BMS: biggest trade union in India, doubles its membership in Kerala

via Indian Express published on January 21, 2008

New Delhi: It’s finally official—CITU, the trade union of the Communist Party of India (Marxist), is no longer as powerful as it used to be. A process that began five years ago to verify the membership claims of central trade unions in the country as on March 31, 2002, came to an end last week when the Ministry of Labour and Employment notified the results. While CITU has slipped from the third place it occupied in 1989 to fifth place, a bigger surprise comes from Kerala. The Bharatiya Mazdoor Sangh has managed to muster more than double the number of members (1.52 lakh) in the southern state than Congress’ INTUC (71,289). This is significant since the BJP has never won a single Assembly seat in Kerala.

At the all India level, among the two major left unions, the Communist Party of India’s AITUC has moved up from fifth place in 1989 to third place in 2002. In Kerala and West Bengal, however, AITUC remains far behind CITU, indicating it is far ahead of CITU beyond these two states—in Bihar, Jharkhand, Maharashtra, Orissa, Rajasthan, Punjab and Uttar Pradesh. The provisional results of the verification exercise conducted by the Chief Labour Commissioner (CLC) through field officers across the country, were intimated to all trade unions on May 21 last year.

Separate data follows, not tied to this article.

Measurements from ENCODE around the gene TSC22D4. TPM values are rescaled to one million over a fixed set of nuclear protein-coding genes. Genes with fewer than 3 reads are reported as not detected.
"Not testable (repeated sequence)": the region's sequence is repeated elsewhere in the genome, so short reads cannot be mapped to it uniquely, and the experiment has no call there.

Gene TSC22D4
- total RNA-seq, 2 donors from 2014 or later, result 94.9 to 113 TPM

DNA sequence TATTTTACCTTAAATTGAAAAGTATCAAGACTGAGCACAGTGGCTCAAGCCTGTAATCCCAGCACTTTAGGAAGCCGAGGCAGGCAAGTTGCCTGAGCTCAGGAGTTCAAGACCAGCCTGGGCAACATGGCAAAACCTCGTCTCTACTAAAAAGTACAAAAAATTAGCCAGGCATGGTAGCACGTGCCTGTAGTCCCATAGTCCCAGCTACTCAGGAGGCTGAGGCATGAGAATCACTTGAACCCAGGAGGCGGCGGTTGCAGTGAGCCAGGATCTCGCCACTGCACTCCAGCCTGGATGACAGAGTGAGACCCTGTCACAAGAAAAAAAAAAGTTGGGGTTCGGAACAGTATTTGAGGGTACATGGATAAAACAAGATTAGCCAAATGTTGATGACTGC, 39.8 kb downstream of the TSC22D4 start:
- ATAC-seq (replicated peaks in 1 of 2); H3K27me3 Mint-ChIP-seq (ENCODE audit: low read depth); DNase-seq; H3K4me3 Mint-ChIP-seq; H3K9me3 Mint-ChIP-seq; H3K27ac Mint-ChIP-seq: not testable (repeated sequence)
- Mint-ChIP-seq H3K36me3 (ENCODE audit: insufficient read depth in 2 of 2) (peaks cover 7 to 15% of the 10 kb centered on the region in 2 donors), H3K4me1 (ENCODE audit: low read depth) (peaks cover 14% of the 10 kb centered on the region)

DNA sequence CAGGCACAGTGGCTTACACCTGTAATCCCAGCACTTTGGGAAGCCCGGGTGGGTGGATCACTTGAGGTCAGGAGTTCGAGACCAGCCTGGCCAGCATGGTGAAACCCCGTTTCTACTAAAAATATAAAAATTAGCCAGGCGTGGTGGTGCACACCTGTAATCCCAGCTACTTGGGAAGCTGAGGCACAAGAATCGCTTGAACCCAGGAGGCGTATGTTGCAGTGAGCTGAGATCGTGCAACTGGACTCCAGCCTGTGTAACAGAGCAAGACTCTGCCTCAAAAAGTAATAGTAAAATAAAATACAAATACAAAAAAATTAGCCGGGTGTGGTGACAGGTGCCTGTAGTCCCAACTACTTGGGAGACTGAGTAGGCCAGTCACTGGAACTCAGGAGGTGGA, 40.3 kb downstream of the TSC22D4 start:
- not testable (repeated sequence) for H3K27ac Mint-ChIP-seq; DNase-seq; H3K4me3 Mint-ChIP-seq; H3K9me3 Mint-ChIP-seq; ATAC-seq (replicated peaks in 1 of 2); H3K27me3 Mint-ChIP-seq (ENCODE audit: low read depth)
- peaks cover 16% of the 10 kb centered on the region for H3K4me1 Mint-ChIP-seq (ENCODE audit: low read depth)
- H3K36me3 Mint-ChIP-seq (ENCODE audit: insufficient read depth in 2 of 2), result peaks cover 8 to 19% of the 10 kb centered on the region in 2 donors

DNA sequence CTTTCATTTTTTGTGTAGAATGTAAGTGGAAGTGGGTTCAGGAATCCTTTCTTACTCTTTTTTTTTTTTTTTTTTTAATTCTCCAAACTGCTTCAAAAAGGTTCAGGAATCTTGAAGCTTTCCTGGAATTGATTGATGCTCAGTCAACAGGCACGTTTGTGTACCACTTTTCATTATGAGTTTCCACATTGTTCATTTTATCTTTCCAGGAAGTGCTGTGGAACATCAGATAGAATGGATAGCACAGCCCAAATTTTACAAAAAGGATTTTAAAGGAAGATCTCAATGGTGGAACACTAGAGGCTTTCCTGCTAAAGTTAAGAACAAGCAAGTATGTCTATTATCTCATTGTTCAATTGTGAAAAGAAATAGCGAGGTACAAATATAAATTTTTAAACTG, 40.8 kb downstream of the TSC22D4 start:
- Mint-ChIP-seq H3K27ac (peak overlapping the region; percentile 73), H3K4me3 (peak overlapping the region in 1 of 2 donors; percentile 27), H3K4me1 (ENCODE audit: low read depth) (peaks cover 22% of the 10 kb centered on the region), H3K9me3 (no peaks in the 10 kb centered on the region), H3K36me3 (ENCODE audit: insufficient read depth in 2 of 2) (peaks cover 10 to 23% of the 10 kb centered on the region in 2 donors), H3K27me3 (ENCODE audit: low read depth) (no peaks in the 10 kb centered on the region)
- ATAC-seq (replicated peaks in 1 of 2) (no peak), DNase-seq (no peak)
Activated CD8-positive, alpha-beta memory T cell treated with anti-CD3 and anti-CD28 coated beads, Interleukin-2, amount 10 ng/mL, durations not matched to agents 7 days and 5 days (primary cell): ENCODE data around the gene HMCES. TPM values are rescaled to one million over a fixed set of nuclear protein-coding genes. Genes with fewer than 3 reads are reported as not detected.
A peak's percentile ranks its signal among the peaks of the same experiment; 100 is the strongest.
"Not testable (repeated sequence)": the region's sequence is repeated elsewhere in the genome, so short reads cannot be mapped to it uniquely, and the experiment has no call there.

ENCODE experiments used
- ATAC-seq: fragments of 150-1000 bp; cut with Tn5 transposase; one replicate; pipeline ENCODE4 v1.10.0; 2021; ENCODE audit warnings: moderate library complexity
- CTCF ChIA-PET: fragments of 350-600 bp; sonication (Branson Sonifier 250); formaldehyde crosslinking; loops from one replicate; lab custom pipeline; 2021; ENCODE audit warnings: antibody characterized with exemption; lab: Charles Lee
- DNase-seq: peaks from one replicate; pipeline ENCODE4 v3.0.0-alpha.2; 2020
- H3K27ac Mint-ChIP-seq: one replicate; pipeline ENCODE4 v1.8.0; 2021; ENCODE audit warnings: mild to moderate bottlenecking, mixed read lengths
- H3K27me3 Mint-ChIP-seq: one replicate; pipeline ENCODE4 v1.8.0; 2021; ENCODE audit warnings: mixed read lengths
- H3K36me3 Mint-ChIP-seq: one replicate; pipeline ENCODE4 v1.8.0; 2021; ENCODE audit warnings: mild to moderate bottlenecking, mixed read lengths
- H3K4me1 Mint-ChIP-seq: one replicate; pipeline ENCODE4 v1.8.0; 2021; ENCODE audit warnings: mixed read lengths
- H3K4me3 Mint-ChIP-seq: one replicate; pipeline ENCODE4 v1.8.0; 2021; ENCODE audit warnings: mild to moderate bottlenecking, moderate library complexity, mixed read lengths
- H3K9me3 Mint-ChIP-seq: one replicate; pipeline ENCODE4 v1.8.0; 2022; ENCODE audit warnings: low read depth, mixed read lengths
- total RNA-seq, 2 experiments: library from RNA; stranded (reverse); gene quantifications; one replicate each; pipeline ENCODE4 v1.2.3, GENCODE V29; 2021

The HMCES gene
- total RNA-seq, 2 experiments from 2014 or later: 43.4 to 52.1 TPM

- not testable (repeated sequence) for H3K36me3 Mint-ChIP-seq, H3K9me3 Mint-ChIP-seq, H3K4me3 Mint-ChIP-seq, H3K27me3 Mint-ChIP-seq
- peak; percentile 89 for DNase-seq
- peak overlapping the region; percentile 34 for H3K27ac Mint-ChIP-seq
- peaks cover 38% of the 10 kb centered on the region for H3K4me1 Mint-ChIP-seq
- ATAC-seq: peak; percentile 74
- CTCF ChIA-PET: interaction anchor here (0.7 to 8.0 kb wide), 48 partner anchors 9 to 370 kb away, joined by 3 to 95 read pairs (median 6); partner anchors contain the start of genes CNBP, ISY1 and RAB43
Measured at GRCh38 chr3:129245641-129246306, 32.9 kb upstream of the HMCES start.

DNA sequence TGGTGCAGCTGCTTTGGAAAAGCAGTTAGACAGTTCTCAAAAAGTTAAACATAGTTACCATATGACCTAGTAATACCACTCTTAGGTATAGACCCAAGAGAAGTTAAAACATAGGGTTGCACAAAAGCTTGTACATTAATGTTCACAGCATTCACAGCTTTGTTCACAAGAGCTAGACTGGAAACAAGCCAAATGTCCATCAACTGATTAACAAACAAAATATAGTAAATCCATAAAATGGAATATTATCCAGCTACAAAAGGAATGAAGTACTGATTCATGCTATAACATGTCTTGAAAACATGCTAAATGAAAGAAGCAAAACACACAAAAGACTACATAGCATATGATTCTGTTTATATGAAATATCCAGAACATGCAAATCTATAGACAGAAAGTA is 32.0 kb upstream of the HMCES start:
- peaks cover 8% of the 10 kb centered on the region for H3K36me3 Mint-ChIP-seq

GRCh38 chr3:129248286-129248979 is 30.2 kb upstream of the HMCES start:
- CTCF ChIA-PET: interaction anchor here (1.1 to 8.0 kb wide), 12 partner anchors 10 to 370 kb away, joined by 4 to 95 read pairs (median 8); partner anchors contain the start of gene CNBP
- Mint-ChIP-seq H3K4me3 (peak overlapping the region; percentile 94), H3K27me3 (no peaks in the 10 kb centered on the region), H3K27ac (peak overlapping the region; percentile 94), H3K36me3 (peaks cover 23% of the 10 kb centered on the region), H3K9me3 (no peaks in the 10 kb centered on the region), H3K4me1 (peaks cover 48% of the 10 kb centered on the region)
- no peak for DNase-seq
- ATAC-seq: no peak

Unions were given a chance to point out errors and omissions so that these could be verified before finalising the numbers. The CLC has agreed to the corrections sought by some unions—in the process, increasing INTUC’s membership by nearly 65,000; AITUC’s by over a lakh and HMS by 1.1 lakh. CITU’s strength remains unchanged from the provisional results, further marginalising their relative strength at the national level. The final verified membership has been okayed by a Standing Committee of trade union representatives constituted by the Government and was submitted to the Labour Ministry on December 31, 2007. The notification was issued on January 11, after Minister of State with Independent charge of Labour Oscar Fernandes cleared it.

The verification exercise conducted every ten years or so, is important as it determines the representation levels granted to unions in national as well as international conferences, committees, councils, et al. The Left unions, it may be recalled, were also virtually wiped out in the recently held first-ever union elections through secret ballot at the Indian Railways, the country’s largest employer. They have also been losing ground in public sector units such as Bharat Heavy Electricals Limited

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